To counter this problem, intelligent drives typically provide detailed error codes that simplify maintenance and troubleshooting. Taking full advantage of distributed control does require a bigger skill set from integrators or machine builders, however. “When the path planner is in the drive, it's a very easy transition -- I download to the drive, ‘Move 3 inches at 2000 rpm,’” says Procter. “The harder transition is when you're trying to eliminate the motion control card. Now you’ve got to create this software task on this multitasking operating system on a PC. That requires a much higher level of expertise and not everybody has the guys to do it. These are typically C++ programmers, control people, motion experts.”

Distributed control offers the advantage of modularity -- if a smart drive goes out, even one that controls other drives, it will still only take out a portion of the machine. “There has been a push in the packaging and food and beverage industries for distributed control,” says Melo, though he is careful to add that centralized control remains the dominant player. “When you have a modular system in which you can actually replace one section of the machine with another, [distributed control] makes a lot of sense because there is no centralized control, so if the controller fails, it's only one section of the machine, not all of it.”

The distributed control approach tends to be more economical than the centralized approach. It not only eliminates the need for motion controllers or motion control cards, it minimizes wiring, which reduces design and build costs while eliminating points of failure. Of course, all the cost and efficiency savings in the world don’t help unless you can get the performance you need, which brings us back to the question of which applications work well with distributed control -- and which ones don’t.

The classic example where distributed control breaks down used to be the exercise of drawing a circle. These days, that is easily accomplished. “We can draw circles and do wonderful things having the servo loops in the drive,” says Procter. “For the 90% of the applications we come across, distributed control works just fine and there are clearly some significant advantages in terms of expandability, cost and offloading the processing burden from the main controller.”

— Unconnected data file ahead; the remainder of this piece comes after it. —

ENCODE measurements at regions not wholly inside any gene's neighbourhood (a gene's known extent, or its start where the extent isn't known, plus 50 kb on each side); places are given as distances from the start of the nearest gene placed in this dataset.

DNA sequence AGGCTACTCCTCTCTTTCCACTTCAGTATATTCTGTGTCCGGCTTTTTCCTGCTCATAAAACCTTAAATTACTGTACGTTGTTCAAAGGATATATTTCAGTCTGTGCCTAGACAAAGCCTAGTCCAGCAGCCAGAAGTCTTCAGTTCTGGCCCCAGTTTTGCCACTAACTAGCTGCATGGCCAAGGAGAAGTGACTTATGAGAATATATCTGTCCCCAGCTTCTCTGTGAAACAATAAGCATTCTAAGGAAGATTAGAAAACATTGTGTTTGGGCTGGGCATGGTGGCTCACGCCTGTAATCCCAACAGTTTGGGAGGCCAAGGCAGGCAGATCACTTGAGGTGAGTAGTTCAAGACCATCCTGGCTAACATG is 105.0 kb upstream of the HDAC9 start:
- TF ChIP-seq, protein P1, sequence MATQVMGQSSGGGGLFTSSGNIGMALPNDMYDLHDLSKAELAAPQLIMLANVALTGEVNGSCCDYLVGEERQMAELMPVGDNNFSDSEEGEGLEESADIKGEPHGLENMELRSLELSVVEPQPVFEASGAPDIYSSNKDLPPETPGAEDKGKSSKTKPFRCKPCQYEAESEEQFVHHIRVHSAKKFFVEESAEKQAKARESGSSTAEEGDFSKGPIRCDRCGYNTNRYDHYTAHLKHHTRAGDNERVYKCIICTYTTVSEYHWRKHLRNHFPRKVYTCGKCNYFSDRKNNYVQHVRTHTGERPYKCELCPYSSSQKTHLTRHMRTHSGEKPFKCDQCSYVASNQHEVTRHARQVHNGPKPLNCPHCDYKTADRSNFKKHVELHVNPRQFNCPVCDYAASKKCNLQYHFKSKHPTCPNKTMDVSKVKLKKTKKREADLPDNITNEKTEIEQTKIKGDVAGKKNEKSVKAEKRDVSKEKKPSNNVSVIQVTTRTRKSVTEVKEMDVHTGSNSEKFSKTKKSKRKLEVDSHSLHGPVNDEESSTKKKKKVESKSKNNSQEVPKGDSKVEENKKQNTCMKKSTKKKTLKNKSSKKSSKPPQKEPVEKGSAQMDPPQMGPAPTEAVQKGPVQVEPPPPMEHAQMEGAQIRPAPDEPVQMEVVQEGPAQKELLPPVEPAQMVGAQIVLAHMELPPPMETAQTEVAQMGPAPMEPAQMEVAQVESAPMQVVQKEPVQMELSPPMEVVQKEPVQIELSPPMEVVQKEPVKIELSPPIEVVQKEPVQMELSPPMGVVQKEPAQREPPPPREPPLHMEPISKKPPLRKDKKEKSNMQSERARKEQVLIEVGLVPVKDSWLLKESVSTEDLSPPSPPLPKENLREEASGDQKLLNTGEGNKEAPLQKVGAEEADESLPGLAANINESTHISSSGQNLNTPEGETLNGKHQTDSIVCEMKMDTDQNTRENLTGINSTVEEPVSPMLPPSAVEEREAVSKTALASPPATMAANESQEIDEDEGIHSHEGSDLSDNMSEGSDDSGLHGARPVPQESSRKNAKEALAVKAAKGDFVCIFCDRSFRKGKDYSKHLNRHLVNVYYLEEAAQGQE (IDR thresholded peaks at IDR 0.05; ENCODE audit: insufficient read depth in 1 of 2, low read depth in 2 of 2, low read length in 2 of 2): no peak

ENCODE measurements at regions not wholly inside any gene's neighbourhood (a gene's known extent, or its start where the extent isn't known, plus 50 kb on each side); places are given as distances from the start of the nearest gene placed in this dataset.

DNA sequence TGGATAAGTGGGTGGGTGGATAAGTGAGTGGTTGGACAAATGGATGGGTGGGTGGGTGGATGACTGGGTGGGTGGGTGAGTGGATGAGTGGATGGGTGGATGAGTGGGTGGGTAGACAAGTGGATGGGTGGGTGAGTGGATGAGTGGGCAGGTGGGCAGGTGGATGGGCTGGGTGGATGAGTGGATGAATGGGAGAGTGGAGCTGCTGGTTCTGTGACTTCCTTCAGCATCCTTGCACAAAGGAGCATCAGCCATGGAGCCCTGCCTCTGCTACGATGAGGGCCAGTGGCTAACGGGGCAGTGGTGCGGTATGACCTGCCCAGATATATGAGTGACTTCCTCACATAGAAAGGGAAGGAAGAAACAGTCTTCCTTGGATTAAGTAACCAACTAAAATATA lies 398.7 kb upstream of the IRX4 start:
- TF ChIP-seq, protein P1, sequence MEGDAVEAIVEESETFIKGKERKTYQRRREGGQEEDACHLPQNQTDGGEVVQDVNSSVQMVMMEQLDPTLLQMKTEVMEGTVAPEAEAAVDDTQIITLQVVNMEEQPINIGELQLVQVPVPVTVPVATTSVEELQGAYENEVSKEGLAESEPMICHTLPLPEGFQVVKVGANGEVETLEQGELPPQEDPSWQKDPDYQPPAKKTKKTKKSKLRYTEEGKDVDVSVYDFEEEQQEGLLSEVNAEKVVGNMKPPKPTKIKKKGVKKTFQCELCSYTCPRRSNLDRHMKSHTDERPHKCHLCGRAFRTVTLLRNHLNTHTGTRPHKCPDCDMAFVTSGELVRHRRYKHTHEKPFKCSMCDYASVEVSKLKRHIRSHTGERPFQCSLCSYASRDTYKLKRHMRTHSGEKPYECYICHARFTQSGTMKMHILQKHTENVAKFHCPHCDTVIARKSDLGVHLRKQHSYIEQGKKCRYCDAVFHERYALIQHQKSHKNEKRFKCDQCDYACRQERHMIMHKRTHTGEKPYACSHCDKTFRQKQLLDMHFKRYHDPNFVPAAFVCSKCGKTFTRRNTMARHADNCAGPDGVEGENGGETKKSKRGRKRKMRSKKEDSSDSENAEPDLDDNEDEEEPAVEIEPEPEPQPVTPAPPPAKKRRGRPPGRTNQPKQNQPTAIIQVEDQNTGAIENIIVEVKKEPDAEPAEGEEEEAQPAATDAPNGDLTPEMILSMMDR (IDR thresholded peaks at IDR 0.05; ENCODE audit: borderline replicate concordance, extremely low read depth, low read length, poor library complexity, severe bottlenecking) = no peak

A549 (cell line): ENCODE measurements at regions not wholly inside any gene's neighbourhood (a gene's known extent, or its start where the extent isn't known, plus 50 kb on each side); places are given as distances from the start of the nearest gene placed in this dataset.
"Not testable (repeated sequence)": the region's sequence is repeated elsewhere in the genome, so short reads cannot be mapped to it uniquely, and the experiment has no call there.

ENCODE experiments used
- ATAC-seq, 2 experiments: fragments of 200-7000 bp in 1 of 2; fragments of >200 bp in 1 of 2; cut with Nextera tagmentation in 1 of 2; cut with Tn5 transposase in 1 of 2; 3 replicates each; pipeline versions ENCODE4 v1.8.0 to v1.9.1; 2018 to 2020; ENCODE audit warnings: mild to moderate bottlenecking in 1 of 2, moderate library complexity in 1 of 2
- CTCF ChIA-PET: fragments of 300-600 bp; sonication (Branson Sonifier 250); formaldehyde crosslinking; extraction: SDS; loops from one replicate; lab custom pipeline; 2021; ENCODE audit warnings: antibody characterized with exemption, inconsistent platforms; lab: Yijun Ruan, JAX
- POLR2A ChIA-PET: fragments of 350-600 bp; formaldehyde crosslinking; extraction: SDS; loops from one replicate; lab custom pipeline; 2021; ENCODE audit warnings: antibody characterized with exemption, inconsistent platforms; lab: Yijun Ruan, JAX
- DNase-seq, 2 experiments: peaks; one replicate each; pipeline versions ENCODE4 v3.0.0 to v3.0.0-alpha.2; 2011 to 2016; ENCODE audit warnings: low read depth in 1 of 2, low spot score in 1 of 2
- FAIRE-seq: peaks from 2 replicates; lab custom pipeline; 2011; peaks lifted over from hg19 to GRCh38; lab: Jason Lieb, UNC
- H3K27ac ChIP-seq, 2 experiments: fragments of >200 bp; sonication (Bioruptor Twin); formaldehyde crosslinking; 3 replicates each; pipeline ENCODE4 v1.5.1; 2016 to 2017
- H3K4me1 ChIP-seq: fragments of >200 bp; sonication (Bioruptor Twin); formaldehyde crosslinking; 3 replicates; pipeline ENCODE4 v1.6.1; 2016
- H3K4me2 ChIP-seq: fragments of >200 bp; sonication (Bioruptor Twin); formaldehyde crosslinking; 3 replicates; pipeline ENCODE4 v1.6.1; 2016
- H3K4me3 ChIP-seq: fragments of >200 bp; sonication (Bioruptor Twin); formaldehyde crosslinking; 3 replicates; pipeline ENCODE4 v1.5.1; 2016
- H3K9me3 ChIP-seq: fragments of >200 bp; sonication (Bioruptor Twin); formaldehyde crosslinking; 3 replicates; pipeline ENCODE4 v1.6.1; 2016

The challenge comes when the motion needs to be tightly synchronized. “Most of our customers are using centralized control in their very high end applications where there are tightly coupled loads, such as a robot arm where the movement of one axis changes the parameters on another axis,” says Procter. “It helps to have the servo loops actually in the controller, so as one moves they can adjust the parameters in real time, adjust a different servo loop on another axis, etc.”

Hybrid systems
A prime example of a tightly synchronized application is printing. A typical printing machine may feature as many as 100 axes, all of which have to be closely synchronized to maintain web tension. At the same time, the rollers must also be adjusted so that the various colors of ink are registered to each other. With such high axes counts, even the fastest communications bus introduces too much of a time lag to allow synchronized updates to all nodes, however. So what is the answer, centralized or distributed control? The answer is yes.

“If you’re talking about a printing line, you would probably like to have a master controller that basically could issue these position commands to all the axes in the line,” says Ray Seifert, director of applications engineering at Baumuller Inc.  (Bloomfield, Connecticut). “That means you have one position command set going on and all the slaves just pull that information off the field bus and then synchronize to that master command.”

That approach can handle web tension but the system also needs to maintain print registration. “Ideally, you’d like it to be part and parcel of the centralized control, but because you have these high update times, the field busses have a hard time handling the bandwidth required for every axis to have its own unique position command,” says Seifert. One approach Baumuller takes is a PLC that can act as a master or a slave, and those slaves can even act as masters to other axes. “That’s where you make it into this distributed control where a field bus may only be able to handle four unique axes of position commands, so you might have one of those commands go to another PLC and then split that off into four more just to get the bandwidth.”

Ultimately, the decision of whether to use centralized, distributed, or some sort of hybrid approach comes down to the requirements for the application. Know your performance specifications, know your cost and operations constraints, know your path forward. Once you have gathered that information, you’ll be able to find a control architecture that will best suit your needs.